As Al-Shabaab has stepped up its activities in Kenya, it has often been with the idea of fomenting sectarian strife. In 2014, gunmen belonging to the group killed more than 50 civilians in the mainly Christian town of Mpeketoni. After the incident, an Al-Shabaab spokesman, Sheikh Mohammed Dulyadeyn, himself a Kenyan national, said “Kenya might also be divided along Christian and Muslim lines”.[fn]Crisis Group Briefing, Kenya: Al-Shabaab – Closer to Home, op. cit. According to the most recent data, some 84.5 per cent of Kenya’s population is Christian, whereas Muslims, concentrated along the coast and in the north east, represent approximately 10.8 per cent. See “2019 Kenya Population and Housing Census, Volume IV: Distribution of Population by Socio-Economic Characteristics”, Kenya National Bureau of Statistics, December 2019.Hide Footnote In 2015, the jihadists took credit for killing 148 more people on a college campus in Garissa, the biggest town in the north east. Attackers spared Muslim students, training their sights on Christians.

The insecurity has hit the education sector hard since 2018, when Al-Shabaab began attacking schools and killing teachers.

After a lull, the last eighteen months have seen an uptick in Al-Shabaab violence. Militants have combined complex, headline-grabbing attacks with a grinding war of attrition on lower-profile targets, including police stations and communications masts. In 2019, according to a local research firm’s tally, Al-Shabaab conducted 34 attacks in Kenya with over half of them concentrated in the three north-eastern counties: Mandera, Wajir and Garissa.[fn]“Trends of Violent Extremist Attacks and Arrests in Kenya, January 2019-December 2019”, Centre for Human Rights and Policy Studies, January 2020.Hide Footnote At least 83 people were killed in these assaults. In January 2020, militants stormed the Manda Bay base in Lamu, killing a U.S. soldier and two U.S. military contractors, in what was the first Al-Shabaab attack on a military facility outside Somalia. The assault’s spectacular nature, including the destruction of a U.S. surveillance plane as it was taking off, drew considerable attention. Attacks have not let up since then, not even after the COVID-19 pandemic arrived in March.[fn]See “Civilians in Kenya’s northeast targeted by both jihadists and the state”, The New Humanitarian, 16 June 2020.Hide Footnote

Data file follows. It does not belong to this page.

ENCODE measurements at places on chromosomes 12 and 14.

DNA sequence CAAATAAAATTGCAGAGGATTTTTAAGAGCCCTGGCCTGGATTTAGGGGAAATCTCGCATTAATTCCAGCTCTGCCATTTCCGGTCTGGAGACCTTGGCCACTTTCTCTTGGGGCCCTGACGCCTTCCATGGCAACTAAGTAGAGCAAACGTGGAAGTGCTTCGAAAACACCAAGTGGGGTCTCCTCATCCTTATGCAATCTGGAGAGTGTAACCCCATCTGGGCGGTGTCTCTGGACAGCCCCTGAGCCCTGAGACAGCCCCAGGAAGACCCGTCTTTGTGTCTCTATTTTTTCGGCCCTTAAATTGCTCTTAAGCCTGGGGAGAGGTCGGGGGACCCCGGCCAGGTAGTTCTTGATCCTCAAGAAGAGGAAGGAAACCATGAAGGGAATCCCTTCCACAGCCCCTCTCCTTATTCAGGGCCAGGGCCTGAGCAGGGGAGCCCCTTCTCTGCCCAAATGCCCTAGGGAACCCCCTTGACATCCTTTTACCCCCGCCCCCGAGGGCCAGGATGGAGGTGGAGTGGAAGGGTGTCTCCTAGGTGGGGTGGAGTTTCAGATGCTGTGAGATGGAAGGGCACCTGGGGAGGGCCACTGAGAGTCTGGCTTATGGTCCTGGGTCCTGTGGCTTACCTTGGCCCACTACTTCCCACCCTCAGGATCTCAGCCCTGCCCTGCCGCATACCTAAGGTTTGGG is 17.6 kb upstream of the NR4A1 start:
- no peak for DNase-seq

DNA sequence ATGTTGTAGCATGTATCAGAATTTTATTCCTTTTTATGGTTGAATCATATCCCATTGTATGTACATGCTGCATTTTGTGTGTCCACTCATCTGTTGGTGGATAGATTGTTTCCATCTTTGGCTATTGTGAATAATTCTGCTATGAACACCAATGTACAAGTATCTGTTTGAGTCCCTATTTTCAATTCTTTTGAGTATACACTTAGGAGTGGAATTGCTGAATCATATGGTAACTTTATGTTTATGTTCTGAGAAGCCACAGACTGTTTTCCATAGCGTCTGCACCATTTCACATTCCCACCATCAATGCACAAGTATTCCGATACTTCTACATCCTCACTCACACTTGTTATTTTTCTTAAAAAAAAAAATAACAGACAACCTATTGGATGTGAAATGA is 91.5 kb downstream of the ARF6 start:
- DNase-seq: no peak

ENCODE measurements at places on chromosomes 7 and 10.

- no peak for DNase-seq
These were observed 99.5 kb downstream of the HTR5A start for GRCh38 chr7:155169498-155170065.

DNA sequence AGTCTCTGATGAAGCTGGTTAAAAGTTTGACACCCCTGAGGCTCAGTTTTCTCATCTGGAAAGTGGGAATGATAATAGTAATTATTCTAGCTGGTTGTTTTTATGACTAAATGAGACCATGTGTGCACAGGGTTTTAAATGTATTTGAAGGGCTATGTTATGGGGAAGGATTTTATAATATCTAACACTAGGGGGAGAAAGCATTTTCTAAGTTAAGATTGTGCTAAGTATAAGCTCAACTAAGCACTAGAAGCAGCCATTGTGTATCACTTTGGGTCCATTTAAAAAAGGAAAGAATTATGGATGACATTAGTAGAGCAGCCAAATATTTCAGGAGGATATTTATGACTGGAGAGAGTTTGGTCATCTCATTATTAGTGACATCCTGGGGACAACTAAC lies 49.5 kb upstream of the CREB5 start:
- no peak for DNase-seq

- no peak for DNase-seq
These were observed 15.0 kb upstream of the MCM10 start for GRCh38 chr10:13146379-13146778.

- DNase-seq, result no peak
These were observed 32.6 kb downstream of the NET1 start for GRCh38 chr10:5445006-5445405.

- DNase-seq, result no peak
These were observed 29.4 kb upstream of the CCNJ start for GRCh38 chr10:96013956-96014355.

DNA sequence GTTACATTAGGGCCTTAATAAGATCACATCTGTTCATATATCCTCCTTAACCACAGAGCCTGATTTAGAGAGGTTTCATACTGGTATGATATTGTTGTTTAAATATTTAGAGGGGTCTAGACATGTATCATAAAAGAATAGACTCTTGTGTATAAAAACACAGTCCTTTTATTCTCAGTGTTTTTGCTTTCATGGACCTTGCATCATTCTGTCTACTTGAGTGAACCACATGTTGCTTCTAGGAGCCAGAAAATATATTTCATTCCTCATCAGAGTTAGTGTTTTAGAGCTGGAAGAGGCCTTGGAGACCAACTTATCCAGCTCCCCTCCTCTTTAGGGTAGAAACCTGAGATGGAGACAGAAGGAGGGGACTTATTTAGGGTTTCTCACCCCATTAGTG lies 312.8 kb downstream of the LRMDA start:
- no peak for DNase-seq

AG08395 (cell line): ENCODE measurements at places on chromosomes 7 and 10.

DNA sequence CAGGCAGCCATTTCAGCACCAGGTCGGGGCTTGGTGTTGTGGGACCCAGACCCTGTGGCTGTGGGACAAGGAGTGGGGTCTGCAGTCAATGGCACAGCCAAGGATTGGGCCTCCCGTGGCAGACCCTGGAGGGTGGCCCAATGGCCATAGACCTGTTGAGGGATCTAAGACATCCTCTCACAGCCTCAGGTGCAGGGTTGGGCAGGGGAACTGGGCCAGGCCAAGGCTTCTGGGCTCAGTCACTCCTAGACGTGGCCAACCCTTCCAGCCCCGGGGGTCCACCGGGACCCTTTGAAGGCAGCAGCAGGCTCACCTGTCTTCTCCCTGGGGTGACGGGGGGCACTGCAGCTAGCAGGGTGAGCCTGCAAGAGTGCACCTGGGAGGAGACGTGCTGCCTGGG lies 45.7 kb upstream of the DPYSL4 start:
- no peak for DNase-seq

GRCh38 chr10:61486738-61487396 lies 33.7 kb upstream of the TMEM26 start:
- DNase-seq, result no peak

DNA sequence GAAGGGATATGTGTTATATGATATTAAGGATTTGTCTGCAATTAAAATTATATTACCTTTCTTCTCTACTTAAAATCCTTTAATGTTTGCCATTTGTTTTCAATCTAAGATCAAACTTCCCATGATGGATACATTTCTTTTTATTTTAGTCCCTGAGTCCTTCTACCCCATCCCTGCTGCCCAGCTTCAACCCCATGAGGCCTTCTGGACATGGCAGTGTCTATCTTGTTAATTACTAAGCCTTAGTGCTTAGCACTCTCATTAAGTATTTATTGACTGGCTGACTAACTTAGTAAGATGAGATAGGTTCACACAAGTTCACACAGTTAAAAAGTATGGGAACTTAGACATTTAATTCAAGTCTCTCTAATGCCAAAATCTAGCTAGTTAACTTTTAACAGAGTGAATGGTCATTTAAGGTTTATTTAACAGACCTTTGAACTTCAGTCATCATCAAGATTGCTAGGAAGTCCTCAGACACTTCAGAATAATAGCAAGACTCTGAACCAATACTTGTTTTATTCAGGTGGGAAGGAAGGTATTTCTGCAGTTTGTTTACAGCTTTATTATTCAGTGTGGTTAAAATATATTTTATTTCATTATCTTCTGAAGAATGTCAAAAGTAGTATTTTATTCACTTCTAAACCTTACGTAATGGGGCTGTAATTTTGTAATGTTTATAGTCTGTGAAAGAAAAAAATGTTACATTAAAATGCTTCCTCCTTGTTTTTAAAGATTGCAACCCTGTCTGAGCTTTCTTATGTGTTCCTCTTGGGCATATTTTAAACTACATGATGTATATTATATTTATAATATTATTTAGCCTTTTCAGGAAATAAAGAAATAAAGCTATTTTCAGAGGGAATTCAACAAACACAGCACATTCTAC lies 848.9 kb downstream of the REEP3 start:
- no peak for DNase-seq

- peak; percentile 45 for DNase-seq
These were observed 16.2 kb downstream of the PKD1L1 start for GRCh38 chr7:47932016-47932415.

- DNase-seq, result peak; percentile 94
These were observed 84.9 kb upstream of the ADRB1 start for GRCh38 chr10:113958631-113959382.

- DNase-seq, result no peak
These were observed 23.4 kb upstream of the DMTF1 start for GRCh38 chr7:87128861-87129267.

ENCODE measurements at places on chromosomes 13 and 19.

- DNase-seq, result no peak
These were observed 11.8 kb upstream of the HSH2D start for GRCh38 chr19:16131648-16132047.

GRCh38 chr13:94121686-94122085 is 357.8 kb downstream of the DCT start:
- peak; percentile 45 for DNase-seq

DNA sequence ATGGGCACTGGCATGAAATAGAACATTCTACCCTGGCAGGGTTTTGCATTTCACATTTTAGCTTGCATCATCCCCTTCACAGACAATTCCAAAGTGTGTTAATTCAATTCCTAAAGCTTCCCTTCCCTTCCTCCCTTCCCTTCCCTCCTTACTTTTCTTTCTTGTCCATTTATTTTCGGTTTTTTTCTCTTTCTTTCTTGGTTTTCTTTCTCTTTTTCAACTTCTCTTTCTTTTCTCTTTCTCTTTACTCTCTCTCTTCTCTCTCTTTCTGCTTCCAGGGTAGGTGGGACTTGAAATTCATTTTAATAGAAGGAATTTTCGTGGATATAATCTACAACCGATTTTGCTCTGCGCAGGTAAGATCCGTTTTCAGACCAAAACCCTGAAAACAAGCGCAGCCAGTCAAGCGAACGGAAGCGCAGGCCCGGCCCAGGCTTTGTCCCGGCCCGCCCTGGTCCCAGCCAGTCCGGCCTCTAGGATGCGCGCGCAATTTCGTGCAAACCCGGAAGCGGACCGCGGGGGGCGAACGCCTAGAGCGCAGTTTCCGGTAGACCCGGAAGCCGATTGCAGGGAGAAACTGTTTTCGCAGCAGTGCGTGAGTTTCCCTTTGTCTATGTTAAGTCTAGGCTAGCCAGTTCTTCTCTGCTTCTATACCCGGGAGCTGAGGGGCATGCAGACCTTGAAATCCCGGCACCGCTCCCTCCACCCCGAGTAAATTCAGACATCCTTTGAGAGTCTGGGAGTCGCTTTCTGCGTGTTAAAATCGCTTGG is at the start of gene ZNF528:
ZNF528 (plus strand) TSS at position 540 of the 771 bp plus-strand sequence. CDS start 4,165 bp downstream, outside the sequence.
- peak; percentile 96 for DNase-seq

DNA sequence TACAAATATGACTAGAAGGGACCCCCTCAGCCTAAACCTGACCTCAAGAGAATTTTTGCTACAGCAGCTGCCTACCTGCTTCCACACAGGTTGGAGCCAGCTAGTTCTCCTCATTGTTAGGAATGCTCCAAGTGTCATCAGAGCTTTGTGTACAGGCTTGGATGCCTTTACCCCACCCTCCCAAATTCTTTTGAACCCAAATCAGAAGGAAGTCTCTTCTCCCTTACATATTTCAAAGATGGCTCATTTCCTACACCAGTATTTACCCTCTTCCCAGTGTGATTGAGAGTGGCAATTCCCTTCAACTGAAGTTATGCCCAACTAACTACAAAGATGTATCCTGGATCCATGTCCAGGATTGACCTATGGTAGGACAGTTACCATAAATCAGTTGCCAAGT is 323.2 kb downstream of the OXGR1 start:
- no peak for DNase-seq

The insecurity has hit the education sector hard since 2018, when Al-Shabaab began attacking schools and killing teachers, many of whom started fleeing the region that year.[fn]Abdille, “The Hidden Cost of Al-Shabaab’s Campaign in North-eastern Kenya”, op. cit.Hide Footnote Most teachers hail from elsewhere in Kenya. They also are often Christians. Al-Shabaab, which seeks to force all non-Muslims out of the north east, thus considers them outsiders. Teachers are also easy targets as they live in the places where schools are located, unlike other non-local officials and businesspeople who reside in better secured towns. Al-Shabaab has killed many public servants besides teachers, including engineers and security personnel, and in 2015 it launched a string of attacks on non-local casual labourers at construction sites, forcing many of them to flee.[fn]Ibid. See also “Kenyan quarry workers targeted in deadly attack”, France 24, 7 July 2015.Hide Footnote